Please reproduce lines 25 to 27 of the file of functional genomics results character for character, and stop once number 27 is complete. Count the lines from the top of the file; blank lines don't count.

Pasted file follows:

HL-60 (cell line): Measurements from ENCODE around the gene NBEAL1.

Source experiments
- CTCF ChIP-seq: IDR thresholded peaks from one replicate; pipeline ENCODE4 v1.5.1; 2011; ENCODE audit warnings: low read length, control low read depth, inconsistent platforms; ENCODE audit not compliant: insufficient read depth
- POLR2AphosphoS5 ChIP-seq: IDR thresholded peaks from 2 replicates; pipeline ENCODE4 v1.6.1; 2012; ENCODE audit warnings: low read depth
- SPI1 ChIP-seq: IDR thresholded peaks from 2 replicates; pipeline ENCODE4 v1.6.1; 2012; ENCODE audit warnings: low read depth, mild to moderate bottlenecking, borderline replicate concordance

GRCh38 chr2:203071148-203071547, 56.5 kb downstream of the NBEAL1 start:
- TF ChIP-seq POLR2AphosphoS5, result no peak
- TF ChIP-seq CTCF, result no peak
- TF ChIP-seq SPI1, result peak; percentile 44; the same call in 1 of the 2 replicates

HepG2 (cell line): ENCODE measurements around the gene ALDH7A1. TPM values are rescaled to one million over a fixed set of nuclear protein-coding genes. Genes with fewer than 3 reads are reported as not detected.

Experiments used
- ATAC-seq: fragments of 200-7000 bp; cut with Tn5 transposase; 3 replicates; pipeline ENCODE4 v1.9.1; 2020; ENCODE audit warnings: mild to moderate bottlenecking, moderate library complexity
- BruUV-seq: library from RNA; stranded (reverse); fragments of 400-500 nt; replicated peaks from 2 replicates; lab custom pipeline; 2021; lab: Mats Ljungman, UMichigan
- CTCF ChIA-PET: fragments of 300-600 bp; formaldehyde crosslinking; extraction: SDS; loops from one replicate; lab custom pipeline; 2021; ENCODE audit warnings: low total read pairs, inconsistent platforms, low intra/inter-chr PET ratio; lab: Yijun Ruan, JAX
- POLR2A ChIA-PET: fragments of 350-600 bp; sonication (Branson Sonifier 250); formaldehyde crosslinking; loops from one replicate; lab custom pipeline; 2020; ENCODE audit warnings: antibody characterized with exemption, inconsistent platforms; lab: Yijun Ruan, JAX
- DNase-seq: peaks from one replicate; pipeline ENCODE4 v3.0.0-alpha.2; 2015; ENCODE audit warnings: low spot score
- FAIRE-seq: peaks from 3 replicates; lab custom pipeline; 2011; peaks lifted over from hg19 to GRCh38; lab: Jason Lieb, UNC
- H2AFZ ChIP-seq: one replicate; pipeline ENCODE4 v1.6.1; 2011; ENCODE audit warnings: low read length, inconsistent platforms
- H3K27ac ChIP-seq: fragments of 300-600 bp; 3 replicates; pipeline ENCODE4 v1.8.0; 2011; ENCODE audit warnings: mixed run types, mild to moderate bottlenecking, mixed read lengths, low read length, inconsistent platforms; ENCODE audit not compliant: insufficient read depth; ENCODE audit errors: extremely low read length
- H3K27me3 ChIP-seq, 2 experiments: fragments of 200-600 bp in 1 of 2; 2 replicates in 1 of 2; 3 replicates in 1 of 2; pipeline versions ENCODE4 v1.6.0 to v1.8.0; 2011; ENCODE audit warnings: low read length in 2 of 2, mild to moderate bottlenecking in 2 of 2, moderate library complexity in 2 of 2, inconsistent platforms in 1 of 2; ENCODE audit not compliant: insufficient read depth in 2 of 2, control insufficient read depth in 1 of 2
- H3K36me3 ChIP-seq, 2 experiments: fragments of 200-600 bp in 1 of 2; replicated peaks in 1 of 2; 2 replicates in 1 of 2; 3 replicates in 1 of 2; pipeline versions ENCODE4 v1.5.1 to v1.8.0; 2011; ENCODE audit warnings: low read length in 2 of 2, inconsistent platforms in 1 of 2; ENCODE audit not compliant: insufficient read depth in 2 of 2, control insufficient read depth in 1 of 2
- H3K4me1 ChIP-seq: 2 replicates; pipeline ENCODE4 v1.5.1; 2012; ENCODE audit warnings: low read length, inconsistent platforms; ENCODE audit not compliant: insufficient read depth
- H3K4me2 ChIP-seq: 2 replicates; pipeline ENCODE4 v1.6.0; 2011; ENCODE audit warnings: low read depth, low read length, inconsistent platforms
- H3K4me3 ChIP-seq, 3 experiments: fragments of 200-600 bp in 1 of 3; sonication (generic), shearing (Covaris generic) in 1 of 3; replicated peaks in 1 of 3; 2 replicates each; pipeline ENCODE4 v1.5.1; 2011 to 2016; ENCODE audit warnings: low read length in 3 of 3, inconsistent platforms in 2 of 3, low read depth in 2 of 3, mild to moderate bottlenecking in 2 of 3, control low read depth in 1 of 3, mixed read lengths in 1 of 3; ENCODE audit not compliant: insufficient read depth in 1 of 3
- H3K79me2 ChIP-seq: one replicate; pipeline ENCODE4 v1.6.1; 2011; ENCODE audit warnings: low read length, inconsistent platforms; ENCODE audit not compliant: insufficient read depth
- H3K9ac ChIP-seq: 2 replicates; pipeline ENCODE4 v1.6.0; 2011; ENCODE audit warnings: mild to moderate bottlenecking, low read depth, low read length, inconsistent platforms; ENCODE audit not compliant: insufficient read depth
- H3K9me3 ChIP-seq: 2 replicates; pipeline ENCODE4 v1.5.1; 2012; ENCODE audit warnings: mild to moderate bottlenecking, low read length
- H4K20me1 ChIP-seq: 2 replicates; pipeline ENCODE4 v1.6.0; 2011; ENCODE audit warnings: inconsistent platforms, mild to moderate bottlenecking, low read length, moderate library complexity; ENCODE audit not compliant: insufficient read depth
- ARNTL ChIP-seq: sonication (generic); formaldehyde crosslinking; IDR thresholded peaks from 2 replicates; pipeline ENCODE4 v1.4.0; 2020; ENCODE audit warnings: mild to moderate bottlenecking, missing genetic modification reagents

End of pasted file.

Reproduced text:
- H3K79me2 ChIP-seq: one replicate; pipeline ENCODE4 v1.6.1; 2011; ENCODE audit warnings: low read length, inconsistent platforms; ENCODE audit not compliant: insufficient read depth
- H3K9ac ChIP-seq: 2 replicates; pipeline ENCODE4 v1.6.0; 2011; ENCODE audit warnings: mild to moderate bottlenecking, low read depth, low read length, inconsistent platforms; ENCODE audit not compliant: insufficient read depth
- H3K9me3 ChIP-seq: 2 replicates; pipeline ENCODE4 v1.5.1; 2012; ENCODE audit warnings: mild to moderate bottlenecking, low read length